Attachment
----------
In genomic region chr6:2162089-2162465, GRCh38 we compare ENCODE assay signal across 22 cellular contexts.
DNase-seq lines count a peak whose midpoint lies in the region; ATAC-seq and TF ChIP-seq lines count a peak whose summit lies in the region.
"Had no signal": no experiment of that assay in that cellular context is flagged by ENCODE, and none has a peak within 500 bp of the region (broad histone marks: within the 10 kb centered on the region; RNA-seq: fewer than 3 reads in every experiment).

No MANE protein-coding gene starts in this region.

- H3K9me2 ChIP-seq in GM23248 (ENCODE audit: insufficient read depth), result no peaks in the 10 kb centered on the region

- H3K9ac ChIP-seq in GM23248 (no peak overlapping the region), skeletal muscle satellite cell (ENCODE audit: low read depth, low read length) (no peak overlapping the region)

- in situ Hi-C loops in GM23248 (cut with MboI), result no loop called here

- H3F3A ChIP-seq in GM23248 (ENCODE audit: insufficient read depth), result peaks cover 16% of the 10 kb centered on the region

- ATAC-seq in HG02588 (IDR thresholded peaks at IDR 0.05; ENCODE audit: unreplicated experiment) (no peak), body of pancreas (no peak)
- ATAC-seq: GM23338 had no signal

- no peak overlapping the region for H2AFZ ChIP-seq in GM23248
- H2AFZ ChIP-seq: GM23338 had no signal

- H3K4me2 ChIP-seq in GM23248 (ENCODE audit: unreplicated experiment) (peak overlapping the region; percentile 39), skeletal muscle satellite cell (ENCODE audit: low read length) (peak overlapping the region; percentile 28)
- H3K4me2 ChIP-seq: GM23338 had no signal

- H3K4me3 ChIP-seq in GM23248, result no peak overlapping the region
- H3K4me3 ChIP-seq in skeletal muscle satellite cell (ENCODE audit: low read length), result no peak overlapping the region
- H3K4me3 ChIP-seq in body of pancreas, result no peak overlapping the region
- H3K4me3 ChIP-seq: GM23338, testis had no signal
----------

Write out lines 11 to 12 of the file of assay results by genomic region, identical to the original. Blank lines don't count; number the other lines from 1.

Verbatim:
- no peak overlapping the region for H2AFZ ChIP-seq in GM23248
- H2AFZ ChIP-seq: GM23338 had no signal